Provinces and territories have updated their laws to prepare for the legalization of cannabis. The new laws include specific measures to address penalties for impaired driving. In most provinces and territories, these new laws indicate the following:
- Novice drivers and commercial drivers must have zero blood-drug contents.
- Licences can be suspended on the roadside for drug-screening test failures.
- Offenders of drug-impaired laws must attend mandatory educational programs.
If you have additional queries about your province or territory laws related to drug-impaired driving, visit the provincial or territorial government website for detailed information.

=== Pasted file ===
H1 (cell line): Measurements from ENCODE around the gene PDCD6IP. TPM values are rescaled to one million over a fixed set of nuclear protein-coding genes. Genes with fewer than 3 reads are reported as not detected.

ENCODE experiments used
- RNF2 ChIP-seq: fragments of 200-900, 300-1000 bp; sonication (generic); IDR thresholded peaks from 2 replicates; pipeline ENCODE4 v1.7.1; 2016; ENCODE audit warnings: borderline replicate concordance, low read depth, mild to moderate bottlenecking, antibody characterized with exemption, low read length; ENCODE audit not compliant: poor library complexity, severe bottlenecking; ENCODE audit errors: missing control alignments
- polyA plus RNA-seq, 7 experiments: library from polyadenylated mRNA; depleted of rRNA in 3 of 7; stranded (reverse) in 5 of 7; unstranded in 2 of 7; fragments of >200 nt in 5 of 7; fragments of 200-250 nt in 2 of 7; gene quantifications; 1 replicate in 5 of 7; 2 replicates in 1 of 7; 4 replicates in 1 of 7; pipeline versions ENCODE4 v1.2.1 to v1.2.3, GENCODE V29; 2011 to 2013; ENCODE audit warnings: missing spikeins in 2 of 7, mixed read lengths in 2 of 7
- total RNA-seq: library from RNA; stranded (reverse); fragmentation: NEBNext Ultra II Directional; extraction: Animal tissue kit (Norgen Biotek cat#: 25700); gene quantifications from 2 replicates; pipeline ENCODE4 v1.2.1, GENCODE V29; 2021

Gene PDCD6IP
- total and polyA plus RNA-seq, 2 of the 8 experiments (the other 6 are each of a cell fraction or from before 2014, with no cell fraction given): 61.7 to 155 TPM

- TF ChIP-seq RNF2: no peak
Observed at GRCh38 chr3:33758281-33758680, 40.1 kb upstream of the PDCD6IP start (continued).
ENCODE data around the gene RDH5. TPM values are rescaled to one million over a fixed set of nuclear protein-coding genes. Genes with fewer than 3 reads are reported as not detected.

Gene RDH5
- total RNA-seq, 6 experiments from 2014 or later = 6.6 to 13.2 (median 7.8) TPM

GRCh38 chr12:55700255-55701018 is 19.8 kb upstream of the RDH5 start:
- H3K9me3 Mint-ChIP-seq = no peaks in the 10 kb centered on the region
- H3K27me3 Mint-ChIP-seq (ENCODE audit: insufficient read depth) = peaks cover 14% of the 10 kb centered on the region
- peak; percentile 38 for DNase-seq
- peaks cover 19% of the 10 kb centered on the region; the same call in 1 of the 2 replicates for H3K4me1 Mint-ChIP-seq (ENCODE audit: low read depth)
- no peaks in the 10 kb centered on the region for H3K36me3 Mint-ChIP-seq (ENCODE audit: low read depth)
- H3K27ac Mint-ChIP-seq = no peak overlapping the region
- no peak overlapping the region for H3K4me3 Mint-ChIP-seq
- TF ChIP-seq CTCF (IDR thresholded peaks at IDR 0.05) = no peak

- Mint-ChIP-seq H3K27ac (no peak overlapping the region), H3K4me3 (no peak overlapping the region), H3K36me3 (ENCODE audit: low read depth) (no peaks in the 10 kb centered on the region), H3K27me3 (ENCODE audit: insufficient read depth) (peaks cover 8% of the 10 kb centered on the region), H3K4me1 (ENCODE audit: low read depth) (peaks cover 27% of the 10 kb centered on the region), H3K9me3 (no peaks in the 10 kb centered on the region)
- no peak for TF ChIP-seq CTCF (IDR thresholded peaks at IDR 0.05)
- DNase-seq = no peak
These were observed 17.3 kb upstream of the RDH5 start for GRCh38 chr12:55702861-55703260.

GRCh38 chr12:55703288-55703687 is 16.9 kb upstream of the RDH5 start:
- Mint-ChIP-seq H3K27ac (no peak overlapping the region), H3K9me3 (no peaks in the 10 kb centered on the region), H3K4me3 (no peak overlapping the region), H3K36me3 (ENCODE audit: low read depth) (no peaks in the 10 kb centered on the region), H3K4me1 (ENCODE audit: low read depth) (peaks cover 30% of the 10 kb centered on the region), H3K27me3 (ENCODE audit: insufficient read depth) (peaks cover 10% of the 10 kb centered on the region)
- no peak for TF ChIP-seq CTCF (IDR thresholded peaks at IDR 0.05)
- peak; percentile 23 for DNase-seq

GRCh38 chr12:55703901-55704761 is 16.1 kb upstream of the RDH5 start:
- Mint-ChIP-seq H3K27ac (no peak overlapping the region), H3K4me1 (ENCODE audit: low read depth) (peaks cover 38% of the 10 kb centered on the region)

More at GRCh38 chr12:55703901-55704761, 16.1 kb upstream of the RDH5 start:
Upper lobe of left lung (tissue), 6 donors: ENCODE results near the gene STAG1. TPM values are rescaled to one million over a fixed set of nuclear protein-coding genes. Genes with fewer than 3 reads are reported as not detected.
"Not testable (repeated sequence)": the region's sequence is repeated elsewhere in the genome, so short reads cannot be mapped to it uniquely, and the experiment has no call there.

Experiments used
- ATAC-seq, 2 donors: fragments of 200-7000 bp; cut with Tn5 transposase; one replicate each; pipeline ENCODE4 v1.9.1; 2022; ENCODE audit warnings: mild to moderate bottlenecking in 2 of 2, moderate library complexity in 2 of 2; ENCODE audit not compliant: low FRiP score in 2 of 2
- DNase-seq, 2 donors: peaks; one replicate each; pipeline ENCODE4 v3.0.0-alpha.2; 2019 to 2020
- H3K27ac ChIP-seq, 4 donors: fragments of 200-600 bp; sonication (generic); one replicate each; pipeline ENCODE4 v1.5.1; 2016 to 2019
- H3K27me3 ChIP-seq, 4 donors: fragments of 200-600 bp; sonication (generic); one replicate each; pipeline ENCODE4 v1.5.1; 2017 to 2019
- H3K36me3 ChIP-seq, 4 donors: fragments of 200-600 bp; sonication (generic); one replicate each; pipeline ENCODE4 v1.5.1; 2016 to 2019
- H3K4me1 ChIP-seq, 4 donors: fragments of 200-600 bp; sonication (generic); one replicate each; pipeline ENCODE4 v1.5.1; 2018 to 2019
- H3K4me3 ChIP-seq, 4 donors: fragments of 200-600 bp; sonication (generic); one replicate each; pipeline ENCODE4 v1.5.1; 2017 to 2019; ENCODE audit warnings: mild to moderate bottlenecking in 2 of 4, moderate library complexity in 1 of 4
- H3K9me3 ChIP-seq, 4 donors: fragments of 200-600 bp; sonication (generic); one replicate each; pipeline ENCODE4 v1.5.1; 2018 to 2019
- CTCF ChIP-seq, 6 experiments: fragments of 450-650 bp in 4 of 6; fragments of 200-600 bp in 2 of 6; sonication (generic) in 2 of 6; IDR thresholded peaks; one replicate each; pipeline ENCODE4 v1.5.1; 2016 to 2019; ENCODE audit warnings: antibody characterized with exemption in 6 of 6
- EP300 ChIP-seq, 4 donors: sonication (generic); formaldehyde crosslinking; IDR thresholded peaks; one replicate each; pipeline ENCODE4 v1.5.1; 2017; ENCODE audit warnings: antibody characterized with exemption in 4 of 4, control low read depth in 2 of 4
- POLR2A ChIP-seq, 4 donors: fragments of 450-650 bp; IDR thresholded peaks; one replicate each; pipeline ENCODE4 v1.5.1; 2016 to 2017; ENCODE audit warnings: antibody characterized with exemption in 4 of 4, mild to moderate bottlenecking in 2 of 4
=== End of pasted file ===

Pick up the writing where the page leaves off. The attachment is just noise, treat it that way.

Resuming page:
Avoiding impaired driving
When it comes to impaired driving, it’s better to be safe than sorry. You will enjoy your night out so much more if you don’t have to stress about whether you’re okay to drive or not. Don’t let a good night end in a police station or hospital. Below is a list of things you can do to avoid drug-impaired driving.
Please note: Some of these options are not advisable in the current COVID-19 climate.
- Use a designated driver
- Take public transit
- Call an Uber, Lyft or taxi
- Stay at a friend’s house
- Book an Airbnb or hotel so you have somewhere to crash
- Call a friend or family member to pick you up
Today, you can enjoy weed legally and freely in public. This is an exciting time for many Canadians across the nation. But always remember to use weed, alcohol, and other substances responsibly, and never mix consumption with driving.